By Rudra Shivananda
A poet, a writer, society spokesperson and fearless crusader are some of the images evoked by Maya Angelou, who recently passed away. I would also like to highlight her role as an evolved spiritual seeker who can give guidance to others seeking to rise above the waves of a turbulent life. Her tremendous child-hood adversity and trauma strengthened rather than weaken her resolve to improve herself – in spite of the fact that many poor souls have been destroyed by similar experiences.
What I admire about Maya most is her unblinking honesty and steadfast grasp of the truth, powered by her admirable courage. She has often highlighted the need for courage in life as the single most important virtue:
“One isn’t necessary born with courage but one is born with potential.
Without courage, we cannot practice any other virtue with consistency.
We can’t be kind, true, merciful, generous, or honest.”
In tantric yoga, it is said that in order to lead a spiritual life in a dark age, it is necessary to cultivate vira-bhava or courage. When one reads Maya’s autobiographical books, there is no denying that she exemplified the heroic virtue in her life.
In yoga, we teach that events happen to us and around us due to past actions or karma and that we are not usually able to change the environment, but we can act with our will towards a positive reaction instead and improve the situation rather than react negatively. In a similar vein, Maya has said, “You may not control all the events that happen to you but you can decide not to be reduced by them.”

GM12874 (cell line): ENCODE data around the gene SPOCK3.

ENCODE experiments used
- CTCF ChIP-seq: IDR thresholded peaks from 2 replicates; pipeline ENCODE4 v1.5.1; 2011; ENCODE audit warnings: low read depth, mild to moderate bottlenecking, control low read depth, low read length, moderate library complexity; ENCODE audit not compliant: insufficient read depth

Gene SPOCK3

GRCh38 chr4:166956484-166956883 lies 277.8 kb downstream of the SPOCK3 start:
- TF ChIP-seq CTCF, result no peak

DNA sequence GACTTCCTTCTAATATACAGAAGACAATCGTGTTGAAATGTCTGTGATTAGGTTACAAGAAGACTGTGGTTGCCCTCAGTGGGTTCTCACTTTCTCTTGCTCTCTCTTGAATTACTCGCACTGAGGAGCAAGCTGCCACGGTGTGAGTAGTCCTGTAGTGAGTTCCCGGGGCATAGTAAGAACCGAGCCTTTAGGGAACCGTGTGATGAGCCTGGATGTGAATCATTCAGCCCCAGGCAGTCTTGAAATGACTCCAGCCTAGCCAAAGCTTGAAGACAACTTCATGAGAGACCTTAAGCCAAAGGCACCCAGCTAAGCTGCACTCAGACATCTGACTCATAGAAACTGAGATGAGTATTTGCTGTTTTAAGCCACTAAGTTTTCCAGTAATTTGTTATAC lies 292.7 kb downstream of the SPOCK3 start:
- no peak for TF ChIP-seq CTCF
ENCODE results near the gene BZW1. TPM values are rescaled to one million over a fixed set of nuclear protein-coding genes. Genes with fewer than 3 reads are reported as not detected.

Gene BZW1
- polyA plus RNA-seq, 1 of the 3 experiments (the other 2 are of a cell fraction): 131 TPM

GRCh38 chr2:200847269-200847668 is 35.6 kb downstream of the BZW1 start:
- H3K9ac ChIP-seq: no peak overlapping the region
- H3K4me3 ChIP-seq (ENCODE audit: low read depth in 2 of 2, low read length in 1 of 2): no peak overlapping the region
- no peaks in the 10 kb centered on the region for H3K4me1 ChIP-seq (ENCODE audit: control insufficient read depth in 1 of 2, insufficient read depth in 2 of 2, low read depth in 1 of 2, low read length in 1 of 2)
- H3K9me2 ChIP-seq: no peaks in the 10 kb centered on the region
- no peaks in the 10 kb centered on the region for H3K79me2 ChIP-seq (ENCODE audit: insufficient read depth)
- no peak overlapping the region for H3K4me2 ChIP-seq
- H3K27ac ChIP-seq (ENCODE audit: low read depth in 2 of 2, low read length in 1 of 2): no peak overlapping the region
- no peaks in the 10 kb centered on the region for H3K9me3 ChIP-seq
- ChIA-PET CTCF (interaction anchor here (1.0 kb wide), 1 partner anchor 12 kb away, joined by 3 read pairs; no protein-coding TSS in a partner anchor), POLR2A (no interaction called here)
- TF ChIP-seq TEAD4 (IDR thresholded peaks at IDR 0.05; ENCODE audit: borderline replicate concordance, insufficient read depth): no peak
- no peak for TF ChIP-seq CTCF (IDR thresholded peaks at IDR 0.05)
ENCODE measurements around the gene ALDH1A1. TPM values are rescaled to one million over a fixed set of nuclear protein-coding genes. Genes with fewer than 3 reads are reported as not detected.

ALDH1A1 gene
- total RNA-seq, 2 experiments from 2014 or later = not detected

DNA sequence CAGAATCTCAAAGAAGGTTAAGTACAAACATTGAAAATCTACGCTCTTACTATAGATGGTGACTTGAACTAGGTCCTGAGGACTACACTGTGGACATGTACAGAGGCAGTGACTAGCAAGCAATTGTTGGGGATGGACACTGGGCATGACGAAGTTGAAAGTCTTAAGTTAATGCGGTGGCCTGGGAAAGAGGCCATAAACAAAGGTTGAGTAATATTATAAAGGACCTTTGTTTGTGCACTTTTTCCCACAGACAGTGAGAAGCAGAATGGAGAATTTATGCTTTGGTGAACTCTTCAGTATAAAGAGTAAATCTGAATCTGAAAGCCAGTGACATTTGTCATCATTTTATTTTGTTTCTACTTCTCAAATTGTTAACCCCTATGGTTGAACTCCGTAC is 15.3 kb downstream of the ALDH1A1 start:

We are always counseling spiritual seekers to be careful about what kind of experiences they attract – the music they listen to, the food they eat, the friends they associate with, the books they read and so forth, because these can affect their minds and cause new karmic affects. From her own hard-won life experiences, Maya counsels, “You are the sum total of everything you’ve ever seen, heard, eaten, smelled, been told, forgot – it’s all there. Everything influences each of us and because of that, I try to make sure my experiences are positive.”
All the great saints and sages have lauded the virtue of love, whether in the highest abstract sense of in the grossest passionate sense, love conquers negativity and should be cultivated to the fullest extent. In Touched By An Angel, Maya has written:
We, unaccustomed to courage
exiles from delight
live coiled in shells of loneliness
until love leaves its high holy temple
and comes into our sight
to liberate us into life.
It seems to me that Maya Angelou has shown that she has made use of her life, learned important lessons and is worthy to be a beacon of light to other seekers. I say this not because she was famous – that is a by-product of her courage and soul force, but by the fragrance of her life, a life well-lived. Death has not extinguished Maya Angelou’s light – she will continue to shine through her words to guide generations of troubled souls.